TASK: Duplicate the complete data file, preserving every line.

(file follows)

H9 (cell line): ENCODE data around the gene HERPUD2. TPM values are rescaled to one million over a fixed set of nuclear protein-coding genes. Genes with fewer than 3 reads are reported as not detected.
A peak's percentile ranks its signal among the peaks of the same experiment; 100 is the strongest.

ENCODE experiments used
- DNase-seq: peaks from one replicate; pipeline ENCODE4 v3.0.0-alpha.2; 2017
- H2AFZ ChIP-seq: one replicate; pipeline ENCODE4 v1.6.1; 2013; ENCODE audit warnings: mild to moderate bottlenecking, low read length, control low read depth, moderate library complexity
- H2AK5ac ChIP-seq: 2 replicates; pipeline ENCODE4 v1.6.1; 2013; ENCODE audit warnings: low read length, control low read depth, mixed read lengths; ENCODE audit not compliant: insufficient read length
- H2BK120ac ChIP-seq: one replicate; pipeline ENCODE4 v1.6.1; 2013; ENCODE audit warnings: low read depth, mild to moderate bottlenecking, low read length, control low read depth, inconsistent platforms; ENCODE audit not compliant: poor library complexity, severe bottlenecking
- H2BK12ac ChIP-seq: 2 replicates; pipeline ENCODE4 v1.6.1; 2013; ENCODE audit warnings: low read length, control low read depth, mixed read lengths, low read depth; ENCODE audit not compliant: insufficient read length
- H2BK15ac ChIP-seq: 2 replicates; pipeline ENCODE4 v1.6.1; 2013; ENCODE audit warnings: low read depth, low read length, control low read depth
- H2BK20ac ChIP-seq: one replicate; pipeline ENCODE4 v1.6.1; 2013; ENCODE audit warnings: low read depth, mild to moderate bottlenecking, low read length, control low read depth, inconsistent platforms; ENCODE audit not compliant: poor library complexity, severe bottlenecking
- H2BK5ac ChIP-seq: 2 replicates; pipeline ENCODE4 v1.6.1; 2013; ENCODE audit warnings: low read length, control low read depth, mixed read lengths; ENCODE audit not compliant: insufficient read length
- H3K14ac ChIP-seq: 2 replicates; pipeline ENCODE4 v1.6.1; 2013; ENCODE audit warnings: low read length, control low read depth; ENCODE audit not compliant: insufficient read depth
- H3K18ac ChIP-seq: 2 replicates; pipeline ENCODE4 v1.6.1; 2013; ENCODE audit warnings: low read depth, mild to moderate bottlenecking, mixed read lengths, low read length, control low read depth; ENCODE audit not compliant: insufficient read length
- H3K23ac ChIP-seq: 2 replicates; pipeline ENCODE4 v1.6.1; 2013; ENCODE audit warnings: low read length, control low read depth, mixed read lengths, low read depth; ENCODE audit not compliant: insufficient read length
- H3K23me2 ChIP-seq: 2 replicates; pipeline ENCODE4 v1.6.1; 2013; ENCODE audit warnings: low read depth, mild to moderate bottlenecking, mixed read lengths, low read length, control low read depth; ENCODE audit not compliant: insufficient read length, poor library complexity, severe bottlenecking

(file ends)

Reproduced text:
H9 (cell line): ENCODE data around the gene HERPUD2. TPM values are rescaled to one million over a fixed set of nuclear protein-coding genes. Genes with fewer than 3 reads are reported as not detected.
A peak's percentile ranks its signal among the peaks of the same experiment; 100 is the strongest.

ENCODE experiments used
- DNase-seq: peaks from one replicate; pipeline ENCODE4 v3.0.0-alpha.2; 2017
- H2AFZ ChIP-seq: one replicate; pipeline ENCODE4 v1.6.1; 2013; ENCODE audit warnings: mild to moderate bottlenecking, low read length, control low read depth, moderate library complexity
- H2AK5ac ChIP-seq: 2 replicates; pipeline ENCODE4 v1.6.1; 2013; ENCODE audit warnings: low read length, control low read depth, mixed read lengths; ENCODE audit not compliant: insufficient read length
- H2BK120ac ChIP-seq: one replicate; pipeline ENCODE4 v1.6.1; 2013; ENCODE audit warnings: low read depth, mild to moderate bottlenecking, low read length, control low read depth, inconsistent platforms; ENCODE audit not compliant: poor library complexity, severe bottlenecking
- H2BK12ac ChIP-seq: 2 replicates; pipeline ENCODE4 v1.6.1; 2013; ENCODE audit warnings: low read length, control low read depth, mixed read lengths, low read depth; ENCODE audit not compliant: insufficient read length
- H2BK15ac ChIP-seq: 2 replicates; pipeline ENCODE4 v1.6.1; 2013; ENCODE audit warnings: low read depth, low read length, control low read depth
- H2BK20ac ChIP-seq: one replicate; pipeline ENCODE4 v1.6.1; 2013; ENCODE audit warnings: low read depth, mild to moderate bottlenecking, low read length, control low read depth, inconsistent platforms; ENCODE audit not compliant: poor library complexity, severe bottlenecking
- H2BK5ac ChIP-seq: 2 replicates; pipeline ENCODE4 v1.6.1; 2013; ENCODE audit warnings: low read length, control low read depth, mixed read lengths; ENCODE audit not compliant: insufficient read length
- H3K14ac ChIP-seq: 2 replicates; pipeline ENCODE4 v1.6.1; 2013; ENCODE audit warnings: low read length, control low read depth; ENCODE audit not compliant: insufficient read depth
- H3K18ac ChIP-seq: 2 replicates; pipeline ENCODE4 v1.6.1; 2013; ENCODE audit warnings: low read depth, mild to moderate bottlenecking, mixed read lengths, low read length, control low read depth; ENCODE audit not compliant: insufficient read length
- H3K23ac ChIP-seq: 2 replicates; pipeline ENCODE4 v1.6.1; 2013; ENCODE audit warnings: low read length, control low read depth, mixed read lengths, low read depth; ENCODE audit not compliant: insufficient read length
- H3K23me2 ChIP-seq: 2 replicates; pipeline ENCODE4 v1.6.1; 2013; ENCODE audit warnings: low read depth, mild to moderate bottlenecking, mixed read lengths, low read length, control low read depth; ENCODE audit not compliant: insufficient read length, poor library complexity, severe bottlenecking